For a while, it seemed we had tamed the coronavirus epidemic in the US. But new daily cases are on the 3rd surge since the epidemic hit US shores:
The U.S lags most of Europe’s ‘ countries by about 4-6 weeks on the coronavirus curve. When we saw the infections picking up in Europe after lockdowns had been eased, we wondered if the US might be able to dodge a bullet, but sadly it appears a new wave of infections is now upon America as we follow the same path as those countries in Europe that were ahead of the US curve:
Particularly alarming is Italy – you will remember the horror stories coming out of Italy in the lead up to its peak, and it looks like they are set to shoot past that peak. The United Kingdom has simply blown past the old peak as has Spain.
Given that many developed countries (that had massive waves of infections they managed to suppress) are now surging past their prior peaks, it is wishful thinking to assume the U.S will not follow suit.
The reasoning for this is simple – deep suppression of daily caseloads, leads to relaxation of stay-at-home orders and lockdowns, which leads to increased mobility and social contact, and gradually a slippage in population diligence, caution and due care. Given that not one country is even close to herd immunity, the outcomes are predictable.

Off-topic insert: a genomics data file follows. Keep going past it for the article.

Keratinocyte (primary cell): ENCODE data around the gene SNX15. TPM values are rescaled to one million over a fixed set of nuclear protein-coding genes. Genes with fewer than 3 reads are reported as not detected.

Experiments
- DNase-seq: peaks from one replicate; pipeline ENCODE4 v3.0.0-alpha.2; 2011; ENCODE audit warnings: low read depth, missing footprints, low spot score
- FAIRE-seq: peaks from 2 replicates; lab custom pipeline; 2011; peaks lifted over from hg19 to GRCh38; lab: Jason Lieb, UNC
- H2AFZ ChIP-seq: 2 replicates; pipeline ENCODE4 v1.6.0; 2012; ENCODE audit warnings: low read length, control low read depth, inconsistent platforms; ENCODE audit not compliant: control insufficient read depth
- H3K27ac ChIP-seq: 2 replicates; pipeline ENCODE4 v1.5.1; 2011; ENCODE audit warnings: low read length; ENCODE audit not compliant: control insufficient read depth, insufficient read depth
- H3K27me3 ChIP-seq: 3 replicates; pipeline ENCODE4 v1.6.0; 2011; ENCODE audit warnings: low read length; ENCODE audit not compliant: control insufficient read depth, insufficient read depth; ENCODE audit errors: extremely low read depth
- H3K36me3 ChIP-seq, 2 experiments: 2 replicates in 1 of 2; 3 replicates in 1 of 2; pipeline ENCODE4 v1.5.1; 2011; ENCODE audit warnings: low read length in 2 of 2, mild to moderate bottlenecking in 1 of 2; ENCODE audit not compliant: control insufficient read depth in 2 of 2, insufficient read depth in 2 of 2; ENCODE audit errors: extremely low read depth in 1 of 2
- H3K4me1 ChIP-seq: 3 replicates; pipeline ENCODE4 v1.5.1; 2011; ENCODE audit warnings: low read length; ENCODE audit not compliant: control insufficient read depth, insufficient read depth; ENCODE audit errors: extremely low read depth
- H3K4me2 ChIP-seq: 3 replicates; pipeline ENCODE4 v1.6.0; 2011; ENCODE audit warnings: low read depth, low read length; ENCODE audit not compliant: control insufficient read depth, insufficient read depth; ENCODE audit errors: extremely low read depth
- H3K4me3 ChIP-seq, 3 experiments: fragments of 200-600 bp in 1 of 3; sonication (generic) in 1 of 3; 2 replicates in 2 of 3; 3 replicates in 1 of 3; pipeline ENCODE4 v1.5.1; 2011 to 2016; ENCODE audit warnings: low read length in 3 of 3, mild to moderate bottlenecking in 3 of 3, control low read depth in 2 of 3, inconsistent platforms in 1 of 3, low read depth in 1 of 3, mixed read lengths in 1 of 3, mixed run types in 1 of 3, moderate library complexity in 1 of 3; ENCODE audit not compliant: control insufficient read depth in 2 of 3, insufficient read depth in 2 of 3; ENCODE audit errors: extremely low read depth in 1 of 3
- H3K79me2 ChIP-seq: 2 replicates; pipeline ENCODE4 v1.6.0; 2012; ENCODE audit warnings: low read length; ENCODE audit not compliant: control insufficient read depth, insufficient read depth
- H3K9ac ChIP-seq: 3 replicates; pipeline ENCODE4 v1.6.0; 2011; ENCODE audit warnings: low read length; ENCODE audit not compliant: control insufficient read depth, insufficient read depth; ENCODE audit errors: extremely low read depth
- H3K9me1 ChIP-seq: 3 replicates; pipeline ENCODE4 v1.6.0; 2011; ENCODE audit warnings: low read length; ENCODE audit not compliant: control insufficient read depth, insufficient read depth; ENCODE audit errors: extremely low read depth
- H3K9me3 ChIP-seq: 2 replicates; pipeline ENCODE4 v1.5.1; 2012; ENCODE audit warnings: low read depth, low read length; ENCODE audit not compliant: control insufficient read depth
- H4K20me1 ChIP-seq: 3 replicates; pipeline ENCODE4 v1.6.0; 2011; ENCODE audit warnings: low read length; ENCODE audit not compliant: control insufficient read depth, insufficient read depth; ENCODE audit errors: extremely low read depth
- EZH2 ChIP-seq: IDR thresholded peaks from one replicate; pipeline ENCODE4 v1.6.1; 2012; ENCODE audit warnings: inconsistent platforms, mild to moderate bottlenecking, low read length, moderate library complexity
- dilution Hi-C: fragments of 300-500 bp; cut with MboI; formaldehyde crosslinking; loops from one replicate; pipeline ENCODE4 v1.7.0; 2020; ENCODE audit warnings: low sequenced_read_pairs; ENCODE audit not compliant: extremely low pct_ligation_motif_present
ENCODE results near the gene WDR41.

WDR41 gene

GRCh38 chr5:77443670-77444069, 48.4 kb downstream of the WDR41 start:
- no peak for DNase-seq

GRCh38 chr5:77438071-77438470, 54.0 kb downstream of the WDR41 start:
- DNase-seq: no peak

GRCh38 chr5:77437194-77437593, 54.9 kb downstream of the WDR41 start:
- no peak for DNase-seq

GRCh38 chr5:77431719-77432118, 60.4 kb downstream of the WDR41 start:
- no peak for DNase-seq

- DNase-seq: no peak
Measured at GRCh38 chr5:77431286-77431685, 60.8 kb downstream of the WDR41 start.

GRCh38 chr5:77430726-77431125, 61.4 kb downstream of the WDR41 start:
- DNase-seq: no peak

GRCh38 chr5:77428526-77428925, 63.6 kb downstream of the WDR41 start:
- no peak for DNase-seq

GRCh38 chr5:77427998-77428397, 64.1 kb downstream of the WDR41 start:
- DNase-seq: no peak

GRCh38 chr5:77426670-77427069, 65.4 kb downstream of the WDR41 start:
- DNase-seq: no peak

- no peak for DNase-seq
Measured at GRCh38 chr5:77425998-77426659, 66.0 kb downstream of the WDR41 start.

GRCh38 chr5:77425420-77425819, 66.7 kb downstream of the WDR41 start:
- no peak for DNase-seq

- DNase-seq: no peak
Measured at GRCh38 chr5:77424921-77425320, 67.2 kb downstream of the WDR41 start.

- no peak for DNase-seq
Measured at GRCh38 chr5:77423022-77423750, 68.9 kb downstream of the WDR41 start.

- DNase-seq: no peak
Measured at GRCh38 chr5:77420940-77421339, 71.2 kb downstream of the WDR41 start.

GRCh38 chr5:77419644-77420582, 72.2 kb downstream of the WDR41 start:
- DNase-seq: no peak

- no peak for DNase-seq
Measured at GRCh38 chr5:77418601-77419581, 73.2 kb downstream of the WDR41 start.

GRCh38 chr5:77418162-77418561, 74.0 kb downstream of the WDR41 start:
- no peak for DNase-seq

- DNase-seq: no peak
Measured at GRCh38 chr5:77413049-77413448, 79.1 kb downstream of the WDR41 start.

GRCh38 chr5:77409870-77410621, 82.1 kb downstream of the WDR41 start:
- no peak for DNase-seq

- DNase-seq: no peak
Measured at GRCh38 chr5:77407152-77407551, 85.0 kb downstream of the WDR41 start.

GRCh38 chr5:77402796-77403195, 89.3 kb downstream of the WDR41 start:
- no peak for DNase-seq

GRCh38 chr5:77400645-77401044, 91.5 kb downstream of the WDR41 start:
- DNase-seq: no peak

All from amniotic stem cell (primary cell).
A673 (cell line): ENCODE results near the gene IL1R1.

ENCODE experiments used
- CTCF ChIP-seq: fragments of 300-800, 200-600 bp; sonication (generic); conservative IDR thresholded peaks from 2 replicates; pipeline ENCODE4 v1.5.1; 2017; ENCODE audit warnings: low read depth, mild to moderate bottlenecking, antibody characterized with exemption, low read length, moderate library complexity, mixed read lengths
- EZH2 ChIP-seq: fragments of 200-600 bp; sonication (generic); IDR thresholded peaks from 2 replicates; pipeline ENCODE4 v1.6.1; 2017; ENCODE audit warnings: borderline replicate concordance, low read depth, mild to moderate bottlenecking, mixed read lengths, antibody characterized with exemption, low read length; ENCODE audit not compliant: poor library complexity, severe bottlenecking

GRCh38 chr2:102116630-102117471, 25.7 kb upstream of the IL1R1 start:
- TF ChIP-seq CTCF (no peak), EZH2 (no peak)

The below charts show that among the 40 largest economies in the world, economic mobility as an aggregate has stalled for some time now and almost 40% more countries have rising daily infections than those with falling infections:
To this end we need to prepare to exceed the U.S daily new cases peak of 67,000 and prepare for this to move close to 100,000 new cases per day.
Without a doubt that is going to lead to more stay-at-home orders and lockdowns, even if not as harsh as the initial ones, and it is going to have a huge hit on U.S Economic mobility, which as we have shown, is running comfortably north of 0.9 r-squared to other weekly leading economic indices and is an excellent proxy for measurement of economic conditions.
In a nutshell, we have not seen the worst of the Coronavirus epidemic in the U.S and the “main peak” is yet to come, with the economy likely taking a hit.
The U.S economic rebound has already stalled according to a broad measurement of high frequency data:
The resurgence in daily new coronavirus cases is not isolated to a few states. We have the number of states in serious trouble (within 20% of their daily peaks) climbing from about 10 to almost 30 now. The number of states that had managed to bring the virus under control (less than 33% of their daily peaks) has dropped from 12 to just 7 now.
The next U.S president is going to find themselves in uncharted waters shortly after being inaugurated and its difficult to see how economic mobility, and thus the economy, can break out of its current recovery plateau. In the prior (2nd) infection surge, economic mobility flatlined, so we should expect nothing less. In fact, it is not improbable that the recovery pulls back somewhat against a backdrop of a 3rd surge.
The road to immunity, herd or vaccine, is likely to be a rocky ride well into 2021.
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